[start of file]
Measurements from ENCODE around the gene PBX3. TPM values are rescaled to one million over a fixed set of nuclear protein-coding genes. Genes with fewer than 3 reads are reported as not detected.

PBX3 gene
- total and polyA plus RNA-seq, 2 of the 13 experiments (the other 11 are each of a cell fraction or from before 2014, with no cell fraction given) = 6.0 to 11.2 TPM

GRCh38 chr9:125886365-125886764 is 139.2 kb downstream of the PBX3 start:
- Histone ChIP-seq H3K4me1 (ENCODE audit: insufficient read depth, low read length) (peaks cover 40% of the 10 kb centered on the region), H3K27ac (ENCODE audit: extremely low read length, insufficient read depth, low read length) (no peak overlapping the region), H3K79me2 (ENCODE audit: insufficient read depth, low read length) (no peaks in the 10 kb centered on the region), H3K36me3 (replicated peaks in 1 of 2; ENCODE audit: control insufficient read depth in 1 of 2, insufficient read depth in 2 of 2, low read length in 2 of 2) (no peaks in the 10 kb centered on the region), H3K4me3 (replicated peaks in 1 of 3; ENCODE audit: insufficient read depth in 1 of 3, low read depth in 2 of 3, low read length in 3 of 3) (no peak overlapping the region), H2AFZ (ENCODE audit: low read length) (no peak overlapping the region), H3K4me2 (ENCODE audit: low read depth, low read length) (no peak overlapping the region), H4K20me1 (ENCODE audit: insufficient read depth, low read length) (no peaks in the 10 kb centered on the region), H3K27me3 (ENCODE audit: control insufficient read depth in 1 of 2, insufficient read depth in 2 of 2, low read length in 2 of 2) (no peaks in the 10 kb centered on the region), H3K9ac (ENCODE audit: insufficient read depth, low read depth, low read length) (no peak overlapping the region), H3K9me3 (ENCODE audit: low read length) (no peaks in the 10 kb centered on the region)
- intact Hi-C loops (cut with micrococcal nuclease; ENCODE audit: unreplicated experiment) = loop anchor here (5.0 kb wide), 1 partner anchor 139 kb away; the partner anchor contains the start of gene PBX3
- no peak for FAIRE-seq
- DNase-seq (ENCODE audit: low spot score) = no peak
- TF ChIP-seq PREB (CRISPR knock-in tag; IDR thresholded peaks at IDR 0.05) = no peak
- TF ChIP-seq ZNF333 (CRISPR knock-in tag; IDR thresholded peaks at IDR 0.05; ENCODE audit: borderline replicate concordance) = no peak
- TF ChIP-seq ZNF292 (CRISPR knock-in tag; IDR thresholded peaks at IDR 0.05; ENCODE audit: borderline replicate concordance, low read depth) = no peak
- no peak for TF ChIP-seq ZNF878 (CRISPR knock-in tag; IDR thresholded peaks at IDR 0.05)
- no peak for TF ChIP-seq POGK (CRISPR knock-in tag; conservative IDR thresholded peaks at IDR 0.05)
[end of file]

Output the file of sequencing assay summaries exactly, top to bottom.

Measurements from ENCODE around the gene PBX3. TPM values are rescaled to one million over a fixed set of nuclear protein-coding genes. Genes with fewer than 3 reads are reported as not detected.

PBX3 gene
- total and polyA plus RNA-seq, 2 of the 13 experiments (the other 11 are each of a cell fraction or from before 2014, with no cell fraction given) = 6.0 to 11.2 TPM

GRCh38 chr9:125886365-125886764 is 139.2 kb downstream of the PBX3 start:
- Histone ChIP-seq H3K4me1 (ENCODE audit: insufficient read depth, low read length) (peaks cover 40% of the 10 kb centered on the region), H3K27ac (ENCODE audit: extremely low read length, insufficient read depth, low read length) (no peak overlapping the region), H3K79me2 (ENCODE audit: insufficient read depth, low read length) (no peaks in the 10 kb centered on the region), H3K36me3 (replicated peaks in 1 of 2; ENCODE audit: control insufficient read depth in 1 of 2, insufficient read depth in 2 of 2, low read length in 2 of 2) (no peaks in the 10 kb centered on the region), H3K4me3 (replicated peaks in 1 of 3; ENCODE audit: insufficient read depth in 1 of 3, low read depth in 2 of 3, low read length in 3 of 3) (no peak overlapping the region), H2AFZ (ENCODE audit: low read length) (no peak overlapping the region), H3K4me2 (ENCODE audit: low read depth, low read length) (no peak overlapping the region), H4K20me1 (ENCODE audit: insufficient read depth, low read length) (no peaks in the 10 kb centered on the region), H3K27me3 (ENCODE audit: control insufficient read depth in 1 of 2, insufficient read depth in 2 of 2, low read length in 2 of 2) (no peaks in the 10 kb centered on the region), H3K9ac (ENCODE audit: insufficient read depth, low read depth, low read length) (no peak overlapping the region), H3K9me3 (ENCODE audit: low read length) (no peaks in the 10 kb centered on the region)
- intact Hi-C loops (cut with micrococcal nuclease; ENCODE audit: unreplicated experiment) = loop anchor here (5.0 kb wide), 1 partner anchor 139 kb away; the partner anchor contains the start of gene PBX3
- no peak for FAIRE-seq
- DNase-seq (ENCODE audit: low spot score) = no peak
- TF ChIP-seq PREB (CRISPR knock-in tag; IDR thresholded peaks at IDR 0.05) = no peak
- TF ChIP-seq ZNF333 (CRISPR knock-in tag; IDR thresholded peaks at IDR 0.05; ENCODE audit: borderline replicate concordance) = no peak
- TF ChIP-seq ZNF292 (CRISPR knock-in tag; IDR thresholded peaks at IDR 0.05; ENCODE audit: borderline replicate concordance, low read depth) = no peak
- no peak for TF ChIP-seq ZNF878 (CRISPR knock-in tag; IDR thresholded peaks at IDR 0.05)
- no peak for TF ChIP-seq POGK (CRISPR knock-in tag; conservative IDR thresholded peaks at IDR 0.05)